Construction body calls for non-essential building work to cease

A body representing 800 firms in the north's building sector has called for all non-essential construction work to cease
Ryan McAleer

SOME major firms across the manufacturing and building sectors continued to operate yesterday, as the north’s biggest construction body called for all non-essential building work to cease.

Both sectors were omitted from Government guidance issued on Monday night, recommending the types of businesses and premises deemed non-essential, calling on them to close immediately.

The lack of clarity for construction and manufacturing firms left business bodies to issue their own guidelines on Tuesday.

The Construction Employers Federation, which represents 800 firms around the north, said: “It is our view that, with the exception of essential works in support of the fight against Covid-19, non-essential construction work should cease.”

In the manufacturing sector, Bombardier, Decora and Camden were among the firms that have already moved to keep thousands of staff home yesterday. But many others, including US-owned Terex, which employs 1,800 people in the north, was among the companies to remain open.

Industry lobby group Manufacturing NI set the following test for firms on Tuesday: The body said companies should assess whether some part (or people) within the business is directly or indirectly supporting life-sustaining and necessary parts of the economy or public services.

“If the answer is yes, then you could choose to keep going. If the answer is no, then the Government expect you to close.”

The business group further stated: “Can you do it safely with 100 per cent compliance with hygiene and distancing advice? If the answer this yes, then you could choose to keep going, If the answer is no, they expect you to close.”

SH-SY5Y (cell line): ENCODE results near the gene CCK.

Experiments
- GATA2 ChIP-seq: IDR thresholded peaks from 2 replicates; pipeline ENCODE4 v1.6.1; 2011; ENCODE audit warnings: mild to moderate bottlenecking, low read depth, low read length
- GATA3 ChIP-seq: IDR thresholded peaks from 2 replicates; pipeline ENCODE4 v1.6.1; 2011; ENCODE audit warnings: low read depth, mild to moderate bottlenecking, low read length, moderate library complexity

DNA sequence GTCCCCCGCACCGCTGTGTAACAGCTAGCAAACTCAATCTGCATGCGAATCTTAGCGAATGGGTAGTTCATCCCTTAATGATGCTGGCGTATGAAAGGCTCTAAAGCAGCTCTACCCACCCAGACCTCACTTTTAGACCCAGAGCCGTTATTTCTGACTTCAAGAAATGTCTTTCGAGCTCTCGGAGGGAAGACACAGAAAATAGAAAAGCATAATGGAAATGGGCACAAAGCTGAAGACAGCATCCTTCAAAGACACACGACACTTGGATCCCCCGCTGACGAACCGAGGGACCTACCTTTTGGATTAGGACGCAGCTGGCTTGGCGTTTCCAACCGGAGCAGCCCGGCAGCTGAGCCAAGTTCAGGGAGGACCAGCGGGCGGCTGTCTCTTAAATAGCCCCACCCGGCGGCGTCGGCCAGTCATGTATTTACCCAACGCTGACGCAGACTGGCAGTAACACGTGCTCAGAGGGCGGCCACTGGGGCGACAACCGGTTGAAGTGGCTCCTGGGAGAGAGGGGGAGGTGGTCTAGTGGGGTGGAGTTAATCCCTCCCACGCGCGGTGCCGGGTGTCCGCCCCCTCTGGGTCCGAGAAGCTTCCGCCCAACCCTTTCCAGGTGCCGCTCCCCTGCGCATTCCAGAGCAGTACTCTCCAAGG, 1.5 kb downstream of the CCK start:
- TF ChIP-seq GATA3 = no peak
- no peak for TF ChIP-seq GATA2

The CEF similarly said only construction firms involved in supporting health, emergency services and works essential to public, should continue. In such cases, it called for employers to ensure the safety of workers and follow all guidance stringently.

“At the same time we recognise the immediate impact on families of the many thousands of self-employed workers and so we would reiterate our calls on the government to implement a similar financial support package to that already announced for salaried workers,” said the body.

SDLP MLA Patsy McGlone, who chairs Stormont’s all party group on construction, said the UK Government’s advice had created confusion.

“I have been contacted by construction businesses today who aren’t sure what they should do to keep their employees safe. Not least of all because many suppliers have closed their doors.”

The CEF’s statement was also backed by the Unite Union, who called for further financial support from the Executive for construction workers.

The union’s regional officer Michael Keenan described the instructions from Prime Minister Boris Johnson on Monday night as “hugely ambiguous”.

“It left workers in the construction sector involved in non-essential contracts still being asked to turn out for work today as their sector weren't included in the UK-wide lockdown,” he said.

"It is simply not possible to guarantee social distancing of workers on a construction site. Equipment is shared between workers meaning the risk of transmission is high. There is an urgency to ensure all construction sites which are not involved in essential works are shutdown across Northern Ireland.”

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